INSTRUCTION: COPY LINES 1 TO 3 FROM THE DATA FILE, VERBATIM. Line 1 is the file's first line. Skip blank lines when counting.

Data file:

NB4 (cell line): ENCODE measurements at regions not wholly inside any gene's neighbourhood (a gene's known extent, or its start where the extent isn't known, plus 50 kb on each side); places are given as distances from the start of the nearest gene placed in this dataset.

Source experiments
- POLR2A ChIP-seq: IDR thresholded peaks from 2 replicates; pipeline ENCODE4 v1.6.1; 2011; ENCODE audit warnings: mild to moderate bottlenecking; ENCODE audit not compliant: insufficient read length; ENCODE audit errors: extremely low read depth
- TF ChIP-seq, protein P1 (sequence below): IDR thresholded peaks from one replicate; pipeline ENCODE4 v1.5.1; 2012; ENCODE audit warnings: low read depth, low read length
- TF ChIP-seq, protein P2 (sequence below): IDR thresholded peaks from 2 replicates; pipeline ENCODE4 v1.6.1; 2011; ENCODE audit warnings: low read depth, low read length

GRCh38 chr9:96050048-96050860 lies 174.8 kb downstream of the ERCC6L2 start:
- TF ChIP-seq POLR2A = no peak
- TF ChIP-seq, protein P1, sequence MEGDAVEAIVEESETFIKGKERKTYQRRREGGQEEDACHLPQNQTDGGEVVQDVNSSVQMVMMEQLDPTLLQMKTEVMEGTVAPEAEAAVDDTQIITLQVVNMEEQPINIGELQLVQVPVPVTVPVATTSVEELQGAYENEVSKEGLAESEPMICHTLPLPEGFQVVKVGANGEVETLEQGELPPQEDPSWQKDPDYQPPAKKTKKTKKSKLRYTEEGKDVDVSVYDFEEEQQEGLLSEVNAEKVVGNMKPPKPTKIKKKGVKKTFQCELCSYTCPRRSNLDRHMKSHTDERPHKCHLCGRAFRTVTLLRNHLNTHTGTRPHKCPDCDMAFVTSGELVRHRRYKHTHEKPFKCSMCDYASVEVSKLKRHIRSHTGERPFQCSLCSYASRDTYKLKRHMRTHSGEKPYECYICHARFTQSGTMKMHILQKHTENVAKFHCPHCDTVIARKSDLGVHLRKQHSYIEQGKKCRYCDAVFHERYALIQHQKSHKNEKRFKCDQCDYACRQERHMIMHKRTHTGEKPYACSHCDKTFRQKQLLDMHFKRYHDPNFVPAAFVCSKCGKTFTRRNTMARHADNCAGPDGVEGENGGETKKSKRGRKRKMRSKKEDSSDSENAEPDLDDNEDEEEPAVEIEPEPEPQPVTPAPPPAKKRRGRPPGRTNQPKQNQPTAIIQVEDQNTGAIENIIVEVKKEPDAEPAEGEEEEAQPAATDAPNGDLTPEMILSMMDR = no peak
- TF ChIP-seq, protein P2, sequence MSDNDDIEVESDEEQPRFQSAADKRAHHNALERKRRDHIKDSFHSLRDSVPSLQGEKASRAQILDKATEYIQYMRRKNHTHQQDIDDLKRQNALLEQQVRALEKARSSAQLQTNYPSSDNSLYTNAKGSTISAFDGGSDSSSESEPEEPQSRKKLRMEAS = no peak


NB4 (cell line): ENCODE measurements at regions not wholly inside any gene's neighbourhood (a gene's known extent, or its start where the extent isn't known, plus 50 kb on each side); places are given as distances from the start of the nearest gene placed in this dataset.

Source experiments
- POLR2A ChIP-seq: IDR thresholded peaks from 2 replicates; pipeline ENCODE4 v1.6.1; 2011; ENCODE audit warnings: mild to moderate bottlenecking; ENCODE audit not compliant: insufficient read length; ENCODE audit errors: extremely low read depth